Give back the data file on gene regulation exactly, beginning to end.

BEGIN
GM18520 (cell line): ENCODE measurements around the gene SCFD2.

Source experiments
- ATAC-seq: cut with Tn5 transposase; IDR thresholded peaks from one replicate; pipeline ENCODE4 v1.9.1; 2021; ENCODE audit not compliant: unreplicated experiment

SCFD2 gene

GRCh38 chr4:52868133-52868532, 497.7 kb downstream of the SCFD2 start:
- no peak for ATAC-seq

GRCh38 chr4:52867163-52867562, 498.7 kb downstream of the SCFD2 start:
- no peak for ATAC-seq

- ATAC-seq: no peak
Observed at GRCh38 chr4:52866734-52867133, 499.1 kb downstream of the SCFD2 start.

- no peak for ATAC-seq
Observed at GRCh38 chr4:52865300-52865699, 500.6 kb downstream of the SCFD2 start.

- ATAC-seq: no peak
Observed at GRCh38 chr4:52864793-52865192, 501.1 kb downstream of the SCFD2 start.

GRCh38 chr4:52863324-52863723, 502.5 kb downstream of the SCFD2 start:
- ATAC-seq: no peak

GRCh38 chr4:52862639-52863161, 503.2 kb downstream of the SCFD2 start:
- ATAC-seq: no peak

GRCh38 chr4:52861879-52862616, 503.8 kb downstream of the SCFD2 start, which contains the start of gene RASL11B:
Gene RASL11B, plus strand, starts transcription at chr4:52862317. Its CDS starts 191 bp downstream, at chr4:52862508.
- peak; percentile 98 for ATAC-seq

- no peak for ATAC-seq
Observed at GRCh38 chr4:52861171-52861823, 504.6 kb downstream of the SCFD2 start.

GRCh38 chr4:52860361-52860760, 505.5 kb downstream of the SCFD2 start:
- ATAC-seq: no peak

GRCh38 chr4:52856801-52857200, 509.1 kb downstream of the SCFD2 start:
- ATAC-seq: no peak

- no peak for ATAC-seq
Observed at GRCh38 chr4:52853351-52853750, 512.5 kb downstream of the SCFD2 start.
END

GM18520 (cell line): ENCODE measurements around the gene SCFD2.

Source experiments
- ATAC-seq: cut with Tn5 transposase; IDR thresholded peaks from one replicate; pipeline ENCODE4 v1.9.1; 2021; ENCODE audit not compliant: unreplicated experiment

SCFD2 gene

GRCh38 chr4:52868133-52868532, 497.7 kb downstream of the SCFD2 start:
- no peak for ATAC-seq

GRCh38 chr4:52867163-52867562, 498.7 kb downstream of the SCFD2 start:
- no peak for ATAC-seq

- ATAC-seq: no peak
Observed at GRCh38 chr4:52866734-52867133, 499.1 kb downstream of the SCFD2 start.

- no peak for ATAC-seq
Observed at GRCh38 chr4:52865300-52865699, 500.6 kb downstream of the SCFD2 start.

- ATAC-seq: no peak
Observed at GRCh38 chr4:52864793-52865192, 501.1 kb downstream of the SCFD2 start.

GRCh38 chr4:52863324-52863723, 502.5 kb downstream of the SCFD2 start:
- ATAC-seq: no peak

GRCh38 chr4:52862639-52863161, 503.2 kb downstream of the SCFD2 start:
- ATAC-seq: no peak

GRCh38 chr4:52861879-52862616, 503.8 kb downstream of the SCFD2 start, which contains the start of gene RASL11B:
Gene RASL11B, plus strand, starts transcription at chr4:52862317. Its CDS starts 191 bp downstream, at chr4:52862508.
- peak; percentile 98 for ATAC-seq

- no peak for ATAC-seq
Observed at GRCh38 chr4:52861171-52861823, 504.6 kb downstream of the SCFD2 start.

GRCh38 chr4:52860361-52860760, 505.5 kb downstream of the SCFD2 start:
- ATAC-seq: no peak

GRCh38 chr4:52856801-52857200, 509.1 kb downstream of the SCFD2 start:
- ATAC-seq: no peak

- no peak for ATAC-seq
Observed at GRCh38 chr4:52853351-52853750, 512.5 kb downstream of the SCFD2 start.